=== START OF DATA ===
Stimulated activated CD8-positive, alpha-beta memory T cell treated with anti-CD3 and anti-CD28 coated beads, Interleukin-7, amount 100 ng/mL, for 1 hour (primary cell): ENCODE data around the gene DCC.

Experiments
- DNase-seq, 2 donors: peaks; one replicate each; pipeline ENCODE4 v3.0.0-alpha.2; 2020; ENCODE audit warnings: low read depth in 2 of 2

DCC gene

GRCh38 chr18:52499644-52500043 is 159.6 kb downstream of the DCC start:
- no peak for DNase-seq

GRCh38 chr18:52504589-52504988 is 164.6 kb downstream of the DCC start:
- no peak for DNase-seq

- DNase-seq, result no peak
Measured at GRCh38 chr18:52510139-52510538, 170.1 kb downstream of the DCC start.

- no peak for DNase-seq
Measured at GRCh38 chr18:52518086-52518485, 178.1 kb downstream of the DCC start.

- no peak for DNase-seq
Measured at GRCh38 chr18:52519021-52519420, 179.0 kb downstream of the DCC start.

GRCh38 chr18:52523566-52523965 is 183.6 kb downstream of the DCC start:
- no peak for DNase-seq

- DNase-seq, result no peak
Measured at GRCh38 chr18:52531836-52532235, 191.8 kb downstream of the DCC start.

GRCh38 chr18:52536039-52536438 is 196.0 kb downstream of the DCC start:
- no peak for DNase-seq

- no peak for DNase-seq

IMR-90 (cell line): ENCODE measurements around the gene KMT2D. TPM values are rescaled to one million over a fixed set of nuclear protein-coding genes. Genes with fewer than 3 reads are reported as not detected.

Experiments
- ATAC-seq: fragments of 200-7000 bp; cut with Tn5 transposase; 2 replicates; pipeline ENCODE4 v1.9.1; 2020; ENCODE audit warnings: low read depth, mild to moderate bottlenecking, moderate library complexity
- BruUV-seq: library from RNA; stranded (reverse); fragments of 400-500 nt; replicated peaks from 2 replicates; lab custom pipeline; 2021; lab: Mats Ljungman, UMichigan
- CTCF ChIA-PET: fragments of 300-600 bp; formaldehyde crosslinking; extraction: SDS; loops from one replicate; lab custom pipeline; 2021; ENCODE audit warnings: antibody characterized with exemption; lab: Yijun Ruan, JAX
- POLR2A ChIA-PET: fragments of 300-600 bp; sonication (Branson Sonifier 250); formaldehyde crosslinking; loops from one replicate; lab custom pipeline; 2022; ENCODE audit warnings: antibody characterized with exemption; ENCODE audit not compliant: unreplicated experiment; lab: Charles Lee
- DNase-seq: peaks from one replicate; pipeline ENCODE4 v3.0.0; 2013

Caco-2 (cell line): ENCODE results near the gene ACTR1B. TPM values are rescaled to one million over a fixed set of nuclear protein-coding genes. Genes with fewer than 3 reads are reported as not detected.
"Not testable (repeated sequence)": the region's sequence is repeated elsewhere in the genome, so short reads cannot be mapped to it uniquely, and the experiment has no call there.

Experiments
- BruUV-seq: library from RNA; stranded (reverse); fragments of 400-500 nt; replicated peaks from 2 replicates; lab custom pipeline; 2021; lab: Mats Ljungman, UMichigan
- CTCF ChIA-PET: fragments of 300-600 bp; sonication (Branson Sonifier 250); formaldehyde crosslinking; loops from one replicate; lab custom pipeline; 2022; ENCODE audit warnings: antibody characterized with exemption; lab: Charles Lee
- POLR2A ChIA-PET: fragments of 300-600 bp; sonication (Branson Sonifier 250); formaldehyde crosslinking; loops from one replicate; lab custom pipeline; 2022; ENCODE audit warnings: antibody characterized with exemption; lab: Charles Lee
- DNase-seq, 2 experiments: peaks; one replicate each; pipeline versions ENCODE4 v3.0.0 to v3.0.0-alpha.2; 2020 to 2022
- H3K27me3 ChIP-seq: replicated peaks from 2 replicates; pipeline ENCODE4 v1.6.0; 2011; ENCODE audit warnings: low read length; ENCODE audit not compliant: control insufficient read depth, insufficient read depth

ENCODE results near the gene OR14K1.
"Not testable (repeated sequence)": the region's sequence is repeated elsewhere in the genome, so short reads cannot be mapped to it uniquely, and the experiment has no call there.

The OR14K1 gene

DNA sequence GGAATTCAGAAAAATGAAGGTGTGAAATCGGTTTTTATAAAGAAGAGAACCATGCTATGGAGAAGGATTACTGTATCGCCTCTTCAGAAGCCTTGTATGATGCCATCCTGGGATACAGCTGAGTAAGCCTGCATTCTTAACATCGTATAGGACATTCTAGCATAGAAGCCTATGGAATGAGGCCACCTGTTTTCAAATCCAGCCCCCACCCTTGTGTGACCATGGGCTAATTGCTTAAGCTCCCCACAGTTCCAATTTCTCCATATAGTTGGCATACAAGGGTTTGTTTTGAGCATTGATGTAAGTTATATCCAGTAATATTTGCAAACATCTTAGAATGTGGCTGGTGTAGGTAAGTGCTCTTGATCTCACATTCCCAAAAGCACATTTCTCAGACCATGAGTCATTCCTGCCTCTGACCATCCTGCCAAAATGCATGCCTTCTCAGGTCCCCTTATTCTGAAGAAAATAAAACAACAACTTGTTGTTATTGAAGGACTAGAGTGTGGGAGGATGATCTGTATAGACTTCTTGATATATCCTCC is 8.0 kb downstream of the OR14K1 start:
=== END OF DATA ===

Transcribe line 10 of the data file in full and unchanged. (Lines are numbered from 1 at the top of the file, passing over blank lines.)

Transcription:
Measured at GRCh38 chr18:52510139-52510538, 170.1 kb downstream of the DCC start.